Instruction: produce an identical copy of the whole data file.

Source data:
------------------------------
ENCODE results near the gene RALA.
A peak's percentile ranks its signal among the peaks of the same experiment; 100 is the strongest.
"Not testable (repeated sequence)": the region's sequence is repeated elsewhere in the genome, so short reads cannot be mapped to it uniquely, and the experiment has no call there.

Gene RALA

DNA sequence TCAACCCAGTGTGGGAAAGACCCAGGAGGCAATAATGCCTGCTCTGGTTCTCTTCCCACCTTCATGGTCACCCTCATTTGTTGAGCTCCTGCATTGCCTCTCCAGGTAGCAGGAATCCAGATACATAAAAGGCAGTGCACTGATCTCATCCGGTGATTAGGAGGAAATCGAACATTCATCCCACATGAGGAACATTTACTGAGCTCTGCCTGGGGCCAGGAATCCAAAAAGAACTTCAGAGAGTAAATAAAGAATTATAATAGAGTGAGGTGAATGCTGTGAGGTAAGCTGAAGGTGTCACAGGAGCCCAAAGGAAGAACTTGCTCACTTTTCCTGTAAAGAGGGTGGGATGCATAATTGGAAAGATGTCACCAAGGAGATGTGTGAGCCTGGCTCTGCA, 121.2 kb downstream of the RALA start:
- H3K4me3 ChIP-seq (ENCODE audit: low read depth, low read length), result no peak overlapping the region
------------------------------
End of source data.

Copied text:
ENCODE results near the gene RALA.
A peak's percentile ranks its signal among the peaks of the same experiment; 100 is the strongest.
"Not testable (repeated sequence)": the region's sequence is repeated elsewhere in the genome, so short reads cannot be mapped to it uniquely, and the experiment has no call there.

Gene RALA

DNA sequence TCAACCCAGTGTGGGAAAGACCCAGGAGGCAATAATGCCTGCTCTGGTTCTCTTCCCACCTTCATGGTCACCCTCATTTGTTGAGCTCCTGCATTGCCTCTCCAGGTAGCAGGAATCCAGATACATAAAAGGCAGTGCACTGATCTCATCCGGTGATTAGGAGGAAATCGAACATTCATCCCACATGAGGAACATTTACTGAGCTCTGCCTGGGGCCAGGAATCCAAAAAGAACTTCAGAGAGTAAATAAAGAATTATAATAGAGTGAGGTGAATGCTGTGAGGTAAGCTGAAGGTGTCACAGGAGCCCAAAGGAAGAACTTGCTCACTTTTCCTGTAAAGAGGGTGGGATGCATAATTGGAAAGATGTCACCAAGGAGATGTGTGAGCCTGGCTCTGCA, 121.2 kb downstream of the RALA start:
- H3K4me3 ChIP-seq (ENCODE audit: low read depth, low read length), result no peak overlapping the region